A distraught investor hit by heavy stock market losses opened fire Monday in a Merrill Lynch office, killing the branch manager and critically wounding a broker before fatally shooting himself in the head, police said.
Arthur Kane, 53, a Social Security claims examiner, was a regular visitor to the brokerage office beside an upscale shopping center in suburban Miami. He was an easy-going, good-humored man, Merrill Lynch employees said.
He was friends with most of the brokers and secretaries and enjoyed watching the display of up-to-date price quotations. He often stayed after hours to socialize.
Kane's amiability was crushed, however, in last week's market's collapse. He became despondent. Shortly after 11 a.m. Monday, he entered an upstairs office for a meeting with his longtime broker, Lloyd Kolokoff, and the branch manager, Jose F. Argilagos.
Kane reportedly took a .357 revolver from his briefcase and began shooting. Witnesses recalled hearing five shots. Many bystanders scattered, took refuge in a storage room or beneath desks. Confused brokers put clients on hold and dialed 911.
"This is so devastating!" said Kathy Abraham, who runs the office's client service department. "We don't deserve any of this! It's just not necessary!"
Her boss, Argilagos, 51, died in an office not far from her desk. He had been with the company 26 years.
Kane's broker, Kolokoff, 38, was in critical condition with a punctured lung and damage to his spine. He had been with the company 12 years.
Abraham, weeping as she left the building, said she mourned both her boss and the man who killed him.
"I thought of Art as a friend," she said. "I wish I knew what went wrong, but I'm not a psychiatrist."
Marie Ros, a former broker at the office, said: "Kane was a big trader. He knew everything about the market. You know how people get hooked on the market? He was one of them."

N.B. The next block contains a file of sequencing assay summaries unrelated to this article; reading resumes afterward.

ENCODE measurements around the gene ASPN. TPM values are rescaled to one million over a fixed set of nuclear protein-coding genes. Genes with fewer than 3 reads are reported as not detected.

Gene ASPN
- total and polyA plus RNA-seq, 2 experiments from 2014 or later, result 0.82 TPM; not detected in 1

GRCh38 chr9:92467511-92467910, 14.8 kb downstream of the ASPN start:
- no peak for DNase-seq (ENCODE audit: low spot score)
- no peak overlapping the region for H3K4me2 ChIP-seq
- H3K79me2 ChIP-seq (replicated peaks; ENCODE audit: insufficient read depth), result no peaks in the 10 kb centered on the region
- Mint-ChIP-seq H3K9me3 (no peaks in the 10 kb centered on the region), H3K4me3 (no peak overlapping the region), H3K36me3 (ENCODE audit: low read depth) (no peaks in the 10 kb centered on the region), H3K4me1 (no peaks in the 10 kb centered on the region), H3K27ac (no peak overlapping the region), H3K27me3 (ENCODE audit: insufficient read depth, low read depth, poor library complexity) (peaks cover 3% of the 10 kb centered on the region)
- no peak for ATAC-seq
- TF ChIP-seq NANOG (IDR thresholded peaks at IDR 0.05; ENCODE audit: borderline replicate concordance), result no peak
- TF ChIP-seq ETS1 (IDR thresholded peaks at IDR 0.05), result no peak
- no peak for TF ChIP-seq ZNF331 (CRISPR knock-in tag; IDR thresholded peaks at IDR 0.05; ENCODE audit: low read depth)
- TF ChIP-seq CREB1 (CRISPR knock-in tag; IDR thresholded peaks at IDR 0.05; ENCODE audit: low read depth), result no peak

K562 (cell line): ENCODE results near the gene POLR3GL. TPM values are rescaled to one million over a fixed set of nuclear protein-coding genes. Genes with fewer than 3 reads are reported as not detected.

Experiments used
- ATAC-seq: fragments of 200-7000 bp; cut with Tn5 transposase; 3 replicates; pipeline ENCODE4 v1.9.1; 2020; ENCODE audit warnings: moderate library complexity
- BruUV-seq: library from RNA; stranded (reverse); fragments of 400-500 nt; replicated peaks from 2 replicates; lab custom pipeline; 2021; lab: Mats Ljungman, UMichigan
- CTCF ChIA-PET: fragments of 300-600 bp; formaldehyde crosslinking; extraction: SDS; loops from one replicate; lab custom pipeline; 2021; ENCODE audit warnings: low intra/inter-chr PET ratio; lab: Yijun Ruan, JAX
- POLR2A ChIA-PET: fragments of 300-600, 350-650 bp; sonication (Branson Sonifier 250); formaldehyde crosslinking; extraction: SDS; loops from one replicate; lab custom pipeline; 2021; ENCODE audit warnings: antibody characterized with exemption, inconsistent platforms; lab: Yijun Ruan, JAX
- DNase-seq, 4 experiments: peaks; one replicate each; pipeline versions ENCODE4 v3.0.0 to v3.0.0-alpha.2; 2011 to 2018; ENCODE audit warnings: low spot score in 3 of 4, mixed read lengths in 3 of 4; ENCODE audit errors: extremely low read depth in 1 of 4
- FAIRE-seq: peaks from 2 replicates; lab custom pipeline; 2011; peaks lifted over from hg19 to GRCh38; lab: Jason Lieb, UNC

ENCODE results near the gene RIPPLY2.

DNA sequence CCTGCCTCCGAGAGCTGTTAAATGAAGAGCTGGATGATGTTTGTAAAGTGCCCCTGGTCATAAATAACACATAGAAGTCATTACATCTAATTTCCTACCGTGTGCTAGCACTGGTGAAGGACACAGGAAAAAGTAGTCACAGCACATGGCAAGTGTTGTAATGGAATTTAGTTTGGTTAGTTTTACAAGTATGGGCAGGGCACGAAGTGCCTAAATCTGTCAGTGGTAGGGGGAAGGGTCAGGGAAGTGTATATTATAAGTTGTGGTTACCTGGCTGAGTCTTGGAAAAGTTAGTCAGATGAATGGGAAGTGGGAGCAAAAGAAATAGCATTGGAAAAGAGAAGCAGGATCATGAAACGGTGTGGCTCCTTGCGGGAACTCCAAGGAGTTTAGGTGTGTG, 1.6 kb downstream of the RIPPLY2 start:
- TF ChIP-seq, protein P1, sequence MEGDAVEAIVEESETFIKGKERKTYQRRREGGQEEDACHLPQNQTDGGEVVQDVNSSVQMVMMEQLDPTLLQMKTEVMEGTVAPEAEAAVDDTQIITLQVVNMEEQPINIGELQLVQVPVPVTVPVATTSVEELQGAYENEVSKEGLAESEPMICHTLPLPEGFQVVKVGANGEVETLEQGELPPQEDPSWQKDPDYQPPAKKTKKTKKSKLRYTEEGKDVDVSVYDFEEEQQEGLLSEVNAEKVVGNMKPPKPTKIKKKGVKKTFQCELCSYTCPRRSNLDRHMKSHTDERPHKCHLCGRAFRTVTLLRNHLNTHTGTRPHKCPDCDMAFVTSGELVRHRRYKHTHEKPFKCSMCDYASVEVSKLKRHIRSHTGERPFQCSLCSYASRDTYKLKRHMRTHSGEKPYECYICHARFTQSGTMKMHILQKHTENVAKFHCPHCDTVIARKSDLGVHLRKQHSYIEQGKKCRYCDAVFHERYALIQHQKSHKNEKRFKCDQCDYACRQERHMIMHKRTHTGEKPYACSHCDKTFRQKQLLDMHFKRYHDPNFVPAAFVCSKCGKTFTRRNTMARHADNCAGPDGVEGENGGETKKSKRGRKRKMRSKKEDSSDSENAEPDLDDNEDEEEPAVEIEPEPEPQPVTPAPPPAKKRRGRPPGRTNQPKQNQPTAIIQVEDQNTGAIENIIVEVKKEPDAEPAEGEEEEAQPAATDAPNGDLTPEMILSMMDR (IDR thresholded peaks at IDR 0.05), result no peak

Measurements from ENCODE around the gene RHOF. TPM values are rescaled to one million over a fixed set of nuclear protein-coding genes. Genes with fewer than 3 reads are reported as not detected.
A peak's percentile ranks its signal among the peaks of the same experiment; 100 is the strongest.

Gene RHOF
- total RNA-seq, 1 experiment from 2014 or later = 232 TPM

In New York, Merrill Lynch's top executives said they were "deeply shocked and sad to learn of this incident," but offered no details of the financial straits that apparently made one of their customers go berserk.
There were unconfirmed reports that Kane had been asked to put up funds to cover his debts--a margin call.
"The guy got pummeled bad last week," said Aaron Perry, a broker with a rival firm who had spoken with friends at Merrill Lynch. "He had a margin call--and a big one! You know what that means? That means he had to come up with the money or go down the drain."
Investors who buy on margin partially use money borrowed from a brokerage. In a margin call, they are asked to come up with more cash or collateral--or their shares will be sold.
Kane had a stylish home in a serene neighborhood. His family went into seclusion upon hearing the news. Neither his wife nor any of his three daughters would comment.
"Anybody who loses a substantial amount of money is unhappy; Mr. Kane was unhappy," Marvin Hollub, his son-in-law, matter-of-factly told WPLG-TV in Miami.
Back at the brokerage office, customers wandered about the roped-off crime scene, shocked at the news.
Allen Pierce, another of Kolokoff's clients, said: "Last week, I told him 'somebody is going to go off his nut.' I told him to be careful.
"But you know, I don't even think he heard me. These days, people are like in a walking coma, you know, under sedation, just stunned by the whole mess."